Preprint Article Version 1 This version is not peer-reviewed

Co-Incidence of Epstein–Barr Virus and High-Risk Human Papillomaviruses in Cervical Cancer of Syrian Women

Version 1 : Received: 5 April 2018 / Approved: 11 April 2018 / Online: 11 April 2018 (13:49:57 CEST)

How to cite: Al-Thawadi, H.; Ghabreau, L.; Aboulkassim, T.; Yasmeen, A.; Vranic, S.; Batist, G.; Al Moustafa, A. Co-Incidence of Epstein–Barr Virus and High-Risk Human Papillomaviruses in Cervical Cancer of Syrian Women. Preprints 2018, 2018040151 (doi: 10.20944/preprints201804.0151.v1). Al-Thawadi, H.; Ghabreau, L.; Aboulkassim, T.; Yasmeen, A.; Vranic, S.; Batist, G.; Al Moustafa, A. Co-Incidence of Epstein–Barr Virus and High-Risk Human Papillomaviruses in Cervical Cancer of Syrian Women. Preprints 2018, 2018040151 (doi: 10.20944/preprints201804.0151.v1).

Abstract

Epstein–Barr virus (EBV) has been recently shown to be co-present with high-risk human papillomaviruses (HPVs) in human cervical cancer; thus, these oncoviruses play an important role in the initiation and/or progression of this cancer. Accordingly, our group has recently viewed the presence and genotyping distribution of high-risk HPVs in cervical cancer in Syrian women; our data pointed out that HPVs are present in 95.45% of our samples. Herein, we aim to explore the co-prevalence of EBV and high-risk HPVs in 44 cervical cancer tissues from Syrian women using polymerase chain reaction (PCR), immunohistochemistry (IHC) and tissue microarray (TMA) analyses. We found that EBV and high-risk HPVs are co-present in 15/44 (34%) of the samples. Additionally, we report that the co-expression of LMP1 and E6 genes of EBV and high-risk HPVs, respectively, is associated with poorly differentiated squamous cell carcinomas phenotype; this is accompanied by a strong and diffused Id-1 overexpression, which is an important regulator of cell invasion and metastasis. These data imply that EBV and HPVs are co-present in cervical cancer in the Middle East area including Syria and their co-presence is associated with a more aggressive cancer phenotype. Future investigations are needed to elucidate the exact role of EBV and HPVs cooperation in cervical carcinogenesis.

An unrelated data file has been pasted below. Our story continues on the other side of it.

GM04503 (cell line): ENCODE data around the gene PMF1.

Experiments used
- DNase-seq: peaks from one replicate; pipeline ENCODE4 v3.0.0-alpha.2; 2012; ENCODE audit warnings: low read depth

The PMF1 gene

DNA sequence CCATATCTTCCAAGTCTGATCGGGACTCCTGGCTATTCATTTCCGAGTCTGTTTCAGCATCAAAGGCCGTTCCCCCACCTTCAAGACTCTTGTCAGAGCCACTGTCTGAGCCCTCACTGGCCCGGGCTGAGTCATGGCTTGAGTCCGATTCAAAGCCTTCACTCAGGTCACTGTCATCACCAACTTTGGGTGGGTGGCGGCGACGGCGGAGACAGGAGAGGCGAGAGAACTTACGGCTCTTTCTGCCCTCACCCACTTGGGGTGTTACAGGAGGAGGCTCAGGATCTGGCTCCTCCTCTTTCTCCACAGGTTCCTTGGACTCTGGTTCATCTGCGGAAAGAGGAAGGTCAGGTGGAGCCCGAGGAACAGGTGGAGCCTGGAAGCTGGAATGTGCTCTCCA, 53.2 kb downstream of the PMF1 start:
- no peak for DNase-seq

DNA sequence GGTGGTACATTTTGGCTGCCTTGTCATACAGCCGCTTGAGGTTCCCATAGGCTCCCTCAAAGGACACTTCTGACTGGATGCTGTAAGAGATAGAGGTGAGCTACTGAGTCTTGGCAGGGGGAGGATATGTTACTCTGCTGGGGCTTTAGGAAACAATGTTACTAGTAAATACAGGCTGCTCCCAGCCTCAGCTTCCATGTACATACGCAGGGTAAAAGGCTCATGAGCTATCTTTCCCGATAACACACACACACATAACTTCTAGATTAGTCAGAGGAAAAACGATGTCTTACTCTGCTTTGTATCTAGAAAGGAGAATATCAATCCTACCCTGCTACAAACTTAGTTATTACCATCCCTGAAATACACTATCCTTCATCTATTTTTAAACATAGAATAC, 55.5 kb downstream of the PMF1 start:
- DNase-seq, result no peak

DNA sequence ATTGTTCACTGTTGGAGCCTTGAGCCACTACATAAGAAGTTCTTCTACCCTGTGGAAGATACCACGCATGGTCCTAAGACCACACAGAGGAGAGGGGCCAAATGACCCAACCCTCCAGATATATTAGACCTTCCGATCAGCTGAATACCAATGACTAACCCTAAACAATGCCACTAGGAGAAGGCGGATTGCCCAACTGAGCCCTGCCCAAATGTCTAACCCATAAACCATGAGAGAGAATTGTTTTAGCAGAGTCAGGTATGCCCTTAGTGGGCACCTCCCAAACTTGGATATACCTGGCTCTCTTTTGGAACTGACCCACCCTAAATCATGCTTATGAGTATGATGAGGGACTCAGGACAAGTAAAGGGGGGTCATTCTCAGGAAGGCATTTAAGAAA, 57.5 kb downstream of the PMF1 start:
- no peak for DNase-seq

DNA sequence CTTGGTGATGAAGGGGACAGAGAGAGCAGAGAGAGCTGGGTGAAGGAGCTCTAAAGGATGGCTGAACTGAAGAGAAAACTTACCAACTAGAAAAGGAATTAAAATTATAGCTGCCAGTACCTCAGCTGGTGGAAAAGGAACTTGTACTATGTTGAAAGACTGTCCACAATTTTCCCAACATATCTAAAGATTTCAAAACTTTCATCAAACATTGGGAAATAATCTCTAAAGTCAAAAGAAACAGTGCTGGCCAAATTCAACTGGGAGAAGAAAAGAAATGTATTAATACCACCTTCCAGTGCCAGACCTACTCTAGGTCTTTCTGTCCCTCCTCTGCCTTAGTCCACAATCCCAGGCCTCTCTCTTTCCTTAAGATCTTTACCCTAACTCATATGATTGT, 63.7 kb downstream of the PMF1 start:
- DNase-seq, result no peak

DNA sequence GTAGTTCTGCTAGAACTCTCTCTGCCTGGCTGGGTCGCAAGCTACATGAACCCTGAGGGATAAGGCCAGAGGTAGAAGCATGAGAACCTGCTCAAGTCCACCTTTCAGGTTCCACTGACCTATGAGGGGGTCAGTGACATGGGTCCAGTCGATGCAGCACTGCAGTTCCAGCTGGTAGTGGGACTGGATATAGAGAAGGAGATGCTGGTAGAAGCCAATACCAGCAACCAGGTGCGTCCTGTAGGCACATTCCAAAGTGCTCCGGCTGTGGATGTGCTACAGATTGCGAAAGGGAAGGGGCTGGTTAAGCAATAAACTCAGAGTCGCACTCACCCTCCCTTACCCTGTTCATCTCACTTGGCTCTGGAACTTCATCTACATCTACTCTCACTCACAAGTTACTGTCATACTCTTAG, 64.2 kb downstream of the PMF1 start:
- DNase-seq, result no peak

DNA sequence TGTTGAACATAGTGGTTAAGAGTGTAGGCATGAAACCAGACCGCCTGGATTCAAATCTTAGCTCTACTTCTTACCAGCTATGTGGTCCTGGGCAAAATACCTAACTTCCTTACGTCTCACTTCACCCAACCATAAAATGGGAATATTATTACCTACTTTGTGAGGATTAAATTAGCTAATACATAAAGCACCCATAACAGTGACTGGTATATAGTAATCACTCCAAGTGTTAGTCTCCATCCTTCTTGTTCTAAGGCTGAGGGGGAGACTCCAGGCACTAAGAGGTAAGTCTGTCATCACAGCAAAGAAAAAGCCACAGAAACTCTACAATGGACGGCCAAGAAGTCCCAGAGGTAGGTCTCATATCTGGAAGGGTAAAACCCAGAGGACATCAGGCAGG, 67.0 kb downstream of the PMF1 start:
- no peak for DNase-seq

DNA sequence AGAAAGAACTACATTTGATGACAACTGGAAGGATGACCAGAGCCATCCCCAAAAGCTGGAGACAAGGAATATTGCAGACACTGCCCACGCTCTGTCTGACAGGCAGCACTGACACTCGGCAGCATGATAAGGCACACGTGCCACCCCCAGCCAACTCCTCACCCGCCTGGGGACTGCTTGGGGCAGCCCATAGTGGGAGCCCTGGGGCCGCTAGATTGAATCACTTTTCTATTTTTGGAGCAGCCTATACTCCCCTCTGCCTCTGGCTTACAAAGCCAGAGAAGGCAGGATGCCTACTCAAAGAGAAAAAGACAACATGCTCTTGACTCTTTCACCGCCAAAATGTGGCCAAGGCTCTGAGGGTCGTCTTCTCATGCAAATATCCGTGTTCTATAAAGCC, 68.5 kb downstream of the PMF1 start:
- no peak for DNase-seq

Subject Areas

Cervical cancer – viruses – Human Papillomaviruses – Epstein-Barr virus – Id-1

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